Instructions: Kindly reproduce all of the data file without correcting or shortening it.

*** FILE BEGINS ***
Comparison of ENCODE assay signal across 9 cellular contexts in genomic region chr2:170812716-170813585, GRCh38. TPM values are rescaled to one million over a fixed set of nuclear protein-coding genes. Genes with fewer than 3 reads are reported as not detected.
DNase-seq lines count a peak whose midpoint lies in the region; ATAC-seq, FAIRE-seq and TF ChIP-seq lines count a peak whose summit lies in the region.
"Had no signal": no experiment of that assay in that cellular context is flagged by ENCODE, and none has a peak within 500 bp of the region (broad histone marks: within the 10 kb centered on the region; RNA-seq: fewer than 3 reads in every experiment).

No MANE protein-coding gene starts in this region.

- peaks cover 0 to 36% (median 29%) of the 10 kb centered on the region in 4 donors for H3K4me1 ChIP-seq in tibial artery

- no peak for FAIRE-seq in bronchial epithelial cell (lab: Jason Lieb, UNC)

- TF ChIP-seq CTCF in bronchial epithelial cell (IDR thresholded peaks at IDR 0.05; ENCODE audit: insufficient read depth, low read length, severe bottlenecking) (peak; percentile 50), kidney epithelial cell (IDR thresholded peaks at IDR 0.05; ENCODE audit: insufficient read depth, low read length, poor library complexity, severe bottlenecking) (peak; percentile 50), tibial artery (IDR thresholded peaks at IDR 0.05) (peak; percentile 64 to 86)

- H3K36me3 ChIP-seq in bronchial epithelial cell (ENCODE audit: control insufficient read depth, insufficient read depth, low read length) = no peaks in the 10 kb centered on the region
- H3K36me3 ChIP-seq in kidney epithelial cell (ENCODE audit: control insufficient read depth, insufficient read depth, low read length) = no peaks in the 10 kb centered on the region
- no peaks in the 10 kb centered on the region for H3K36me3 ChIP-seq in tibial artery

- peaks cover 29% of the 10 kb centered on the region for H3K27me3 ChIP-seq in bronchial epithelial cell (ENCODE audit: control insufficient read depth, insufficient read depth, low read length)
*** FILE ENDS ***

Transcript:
Comparison of ENCODE assay signal across 9 cellular contexts in genomic region chr2:170812716-170813585, GRCh38. TPM values are rescaled to one million over a fixed set of nuclear protein-coding genes. Genes with fewer than 3 reads are reported as not detected.
DNase-seq lines count a peak whose midpoint lies in the region; ATAC-seq, FAIRE-seq and TF ChIP-seq lines count a peak whose summit lies in the region.
"Had no signal": no experiment of that assay in that cellular context is flagged by ENCODE, and none has a peak within 500 bp of the region (broad histone marks: within the 10 kb centered on the region; RNA-seq: fewer than 3 reads in every experiment).

No MANE protein-coding gene starts in this region.

- peaks cover 0 to 36% (median 29%) of the 10 kb centered on the region in 4 donors for H3K4me1 ChIP-seq in tibial artery

- no peak for FAIRE-seq in bronchial epithelial cell (lab: Jason Lieb, UNC)

- TF ChIP-seq CTCF in bronchial epithelial cell (IDR thresholded peaks at IDR 0.05; ENCODE audit: insufficient read depth, low read length, severe bottlenecking) (peak; percentile 50), kidney epithelial cell (IDR thresholded peaks at IDR 0.05; ENCODE audit: insufficient read depth, low read length, poor library complexity, severe bottlenecking) (peak; percentile 50), tibial artery (IDR thresholded peaks at IDR 0.05) (peak; percentile 64 to 86)

- H3K36me3 ChIP-seq in bronchial epithelial cell (ENCODE audit: control insufficient read depth, insufficient read depth, low read length) = no peaks in the 10 kb centered on the region
- H3K36me3 ChIP-seq in kidney epithelial cell (ENCODE audit: control insufficient read depth, insufficient read depth, low read length) = no peaks in the 10 kb centered on the region
- no peaks in the 10 kb centered on the region for H3K36me3 ChIP-seq in tibial artery

- peaks cover 29% of the 10 kb centered on the region for H3K27me3 ChIP-seq in bronchial epithelial cell (ENCODE audit: control insufficient read depth, insufficient read depth, low read length)